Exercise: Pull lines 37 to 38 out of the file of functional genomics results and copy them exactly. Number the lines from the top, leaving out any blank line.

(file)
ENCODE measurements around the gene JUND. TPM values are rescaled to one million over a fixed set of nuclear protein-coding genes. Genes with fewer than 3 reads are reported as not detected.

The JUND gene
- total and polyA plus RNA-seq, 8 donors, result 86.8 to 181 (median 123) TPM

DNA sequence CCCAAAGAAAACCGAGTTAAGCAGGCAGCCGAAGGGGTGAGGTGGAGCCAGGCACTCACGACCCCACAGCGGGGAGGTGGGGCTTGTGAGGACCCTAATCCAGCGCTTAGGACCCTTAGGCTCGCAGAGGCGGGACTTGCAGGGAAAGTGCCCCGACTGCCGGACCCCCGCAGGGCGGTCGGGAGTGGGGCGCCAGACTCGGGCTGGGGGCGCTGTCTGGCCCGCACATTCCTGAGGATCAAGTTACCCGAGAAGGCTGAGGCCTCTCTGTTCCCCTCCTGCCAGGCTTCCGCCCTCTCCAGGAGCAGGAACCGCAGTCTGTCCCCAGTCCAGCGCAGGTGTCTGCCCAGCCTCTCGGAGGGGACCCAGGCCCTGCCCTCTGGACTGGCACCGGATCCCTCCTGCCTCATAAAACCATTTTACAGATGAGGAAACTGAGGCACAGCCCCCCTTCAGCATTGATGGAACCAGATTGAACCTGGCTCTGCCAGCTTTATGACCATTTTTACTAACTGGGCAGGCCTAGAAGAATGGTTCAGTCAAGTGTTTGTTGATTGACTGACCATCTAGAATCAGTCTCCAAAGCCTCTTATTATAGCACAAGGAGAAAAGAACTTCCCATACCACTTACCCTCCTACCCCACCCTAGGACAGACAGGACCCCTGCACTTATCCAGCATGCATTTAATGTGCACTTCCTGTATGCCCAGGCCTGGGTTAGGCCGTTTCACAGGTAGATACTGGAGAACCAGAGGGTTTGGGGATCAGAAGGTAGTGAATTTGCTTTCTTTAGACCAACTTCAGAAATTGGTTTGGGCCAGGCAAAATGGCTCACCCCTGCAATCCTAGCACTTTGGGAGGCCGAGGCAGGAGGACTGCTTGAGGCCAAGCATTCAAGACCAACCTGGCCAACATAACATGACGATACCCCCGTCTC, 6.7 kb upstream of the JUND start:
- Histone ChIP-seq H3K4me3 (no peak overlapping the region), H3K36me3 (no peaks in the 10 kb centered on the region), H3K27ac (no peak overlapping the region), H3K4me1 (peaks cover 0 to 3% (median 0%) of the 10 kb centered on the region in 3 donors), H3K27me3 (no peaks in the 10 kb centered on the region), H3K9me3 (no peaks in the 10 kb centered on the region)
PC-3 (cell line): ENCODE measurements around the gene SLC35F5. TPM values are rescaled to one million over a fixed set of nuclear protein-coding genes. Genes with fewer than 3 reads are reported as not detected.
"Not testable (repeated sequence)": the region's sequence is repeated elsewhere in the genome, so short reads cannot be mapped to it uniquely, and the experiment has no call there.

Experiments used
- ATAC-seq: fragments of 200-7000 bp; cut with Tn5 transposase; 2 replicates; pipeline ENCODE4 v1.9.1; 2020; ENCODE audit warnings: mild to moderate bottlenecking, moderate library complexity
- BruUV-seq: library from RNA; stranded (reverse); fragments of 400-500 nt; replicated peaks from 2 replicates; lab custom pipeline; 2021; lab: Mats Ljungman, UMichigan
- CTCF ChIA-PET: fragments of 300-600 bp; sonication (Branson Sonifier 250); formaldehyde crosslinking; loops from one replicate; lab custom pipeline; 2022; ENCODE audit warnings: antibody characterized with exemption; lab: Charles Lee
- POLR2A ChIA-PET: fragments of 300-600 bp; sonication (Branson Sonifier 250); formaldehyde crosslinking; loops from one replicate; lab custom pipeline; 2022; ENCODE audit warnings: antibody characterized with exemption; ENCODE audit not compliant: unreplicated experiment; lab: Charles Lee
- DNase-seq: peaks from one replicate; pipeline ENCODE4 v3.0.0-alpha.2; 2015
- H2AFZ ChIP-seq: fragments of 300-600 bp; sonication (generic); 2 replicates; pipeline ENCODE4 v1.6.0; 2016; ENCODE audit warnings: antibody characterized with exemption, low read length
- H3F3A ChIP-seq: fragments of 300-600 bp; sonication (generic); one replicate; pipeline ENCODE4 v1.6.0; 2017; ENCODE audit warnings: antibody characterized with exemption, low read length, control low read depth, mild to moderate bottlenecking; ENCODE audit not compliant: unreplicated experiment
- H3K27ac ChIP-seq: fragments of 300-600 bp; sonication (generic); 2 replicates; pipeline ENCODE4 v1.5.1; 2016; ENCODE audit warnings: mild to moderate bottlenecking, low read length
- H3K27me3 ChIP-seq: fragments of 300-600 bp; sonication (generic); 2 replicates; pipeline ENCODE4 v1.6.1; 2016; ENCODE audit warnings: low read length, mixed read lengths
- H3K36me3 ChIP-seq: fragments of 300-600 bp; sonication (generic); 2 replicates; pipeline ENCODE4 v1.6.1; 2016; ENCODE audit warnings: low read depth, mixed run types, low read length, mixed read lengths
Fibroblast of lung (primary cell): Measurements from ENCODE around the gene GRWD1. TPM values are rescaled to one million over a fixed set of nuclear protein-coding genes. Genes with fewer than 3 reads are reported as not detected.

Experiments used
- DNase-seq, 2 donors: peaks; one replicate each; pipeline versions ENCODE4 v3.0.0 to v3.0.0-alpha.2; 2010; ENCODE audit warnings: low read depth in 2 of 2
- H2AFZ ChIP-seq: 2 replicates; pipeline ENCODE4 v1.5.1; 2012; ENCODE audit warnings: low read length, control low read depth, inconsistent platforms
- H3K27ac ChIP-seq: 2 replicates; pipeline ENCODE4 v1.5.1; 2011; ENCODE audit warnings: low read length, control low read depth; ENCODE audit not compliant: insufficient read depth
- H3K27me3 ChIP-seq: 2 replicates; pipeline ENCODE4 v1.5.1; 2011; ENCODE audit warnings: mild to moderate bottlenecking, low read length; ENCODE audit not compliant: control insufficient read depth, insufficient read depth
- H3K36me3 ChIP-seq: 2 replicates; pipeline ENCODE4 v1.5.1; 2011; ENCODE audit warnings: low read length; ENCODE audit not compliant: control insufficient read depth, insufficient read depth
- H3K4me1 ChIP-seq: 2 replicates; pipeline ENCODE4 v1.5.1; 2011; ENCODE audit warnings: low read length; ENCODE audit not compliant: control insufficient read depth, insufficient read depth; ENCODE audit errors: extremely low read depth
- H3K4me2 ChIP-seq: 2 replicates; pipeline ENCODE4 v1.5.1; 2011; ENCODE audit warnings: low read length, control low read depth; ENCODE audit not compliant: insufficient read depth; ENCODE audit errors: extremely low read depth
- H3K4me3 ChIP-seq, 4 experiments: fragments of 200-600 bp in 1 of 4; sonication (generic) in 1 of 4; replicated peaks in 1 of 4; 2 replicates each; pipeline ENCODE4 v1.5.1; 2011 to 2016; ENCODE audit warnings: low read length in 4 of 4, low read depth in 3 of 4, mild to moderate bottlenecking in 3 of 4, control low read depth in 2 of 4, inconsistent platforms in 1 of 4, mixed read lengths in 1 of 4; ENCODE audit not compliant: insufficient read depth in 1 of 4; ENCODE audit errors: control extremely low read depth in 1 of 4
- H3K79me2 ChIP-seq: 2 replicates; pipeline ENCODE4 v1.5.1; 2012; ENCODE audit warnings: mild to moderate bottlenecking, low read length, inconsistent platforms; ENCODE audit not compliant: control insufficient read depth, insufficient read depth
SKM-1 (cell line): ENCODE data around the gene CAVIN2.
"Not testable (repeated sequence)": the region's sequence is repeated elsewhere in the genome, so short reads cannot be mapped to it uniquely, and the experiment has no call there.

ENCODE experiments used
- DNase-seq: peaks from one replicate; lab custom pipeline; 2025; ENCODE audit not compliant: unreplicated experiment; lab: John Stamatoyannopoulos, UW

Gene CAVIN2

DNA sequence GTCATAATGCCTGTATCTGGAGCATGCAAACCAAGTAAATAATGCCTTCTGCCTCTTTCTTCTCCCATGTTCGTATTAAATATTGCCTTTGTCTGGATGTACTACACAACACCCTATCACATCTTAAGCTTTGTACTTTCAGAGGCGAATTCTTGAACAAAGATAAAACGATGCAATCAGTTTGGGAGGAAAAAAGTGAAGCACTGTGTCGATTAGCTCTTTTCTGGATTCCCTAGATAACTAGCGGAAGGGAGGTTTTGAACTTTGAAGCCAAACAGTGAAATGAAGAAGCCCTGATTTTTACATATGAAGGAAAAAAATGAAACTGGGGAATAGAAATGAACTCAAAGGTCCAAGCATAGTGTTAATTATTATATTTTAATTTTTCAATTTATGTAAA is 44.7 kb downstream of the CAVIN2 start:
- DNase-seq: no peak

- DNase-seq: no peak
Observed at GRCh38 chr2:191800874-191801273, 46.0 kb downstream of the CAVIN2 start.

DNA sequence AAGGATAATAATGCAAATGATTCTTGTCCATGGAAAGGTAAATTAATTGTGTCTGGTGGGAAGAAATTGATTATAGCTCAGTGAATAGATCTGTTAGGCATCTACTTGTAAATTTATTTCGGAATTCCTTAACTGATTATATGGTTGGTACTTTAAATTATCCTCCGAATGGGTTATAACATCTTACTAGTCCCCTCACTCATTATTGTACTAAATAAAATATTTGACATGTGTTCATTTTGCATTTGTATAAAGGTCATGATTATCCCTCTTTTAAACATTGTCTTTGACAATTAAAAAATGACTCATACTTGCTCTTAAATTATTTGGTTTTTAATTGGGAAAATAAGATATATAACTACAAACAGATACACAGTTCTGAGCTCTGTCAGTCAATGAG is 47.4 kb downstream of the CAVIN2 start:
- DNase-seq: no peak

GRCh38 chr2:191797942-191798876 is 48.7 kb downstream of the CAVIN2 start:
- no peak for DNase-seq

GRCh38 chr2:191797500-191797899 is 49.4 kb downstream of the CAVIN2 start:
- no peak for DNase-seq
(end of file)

- DNase-seq: no peak
Observed at GRCh38 chr2:191800874-191801273, 46.0 kb downstream of the CAVIN2 start.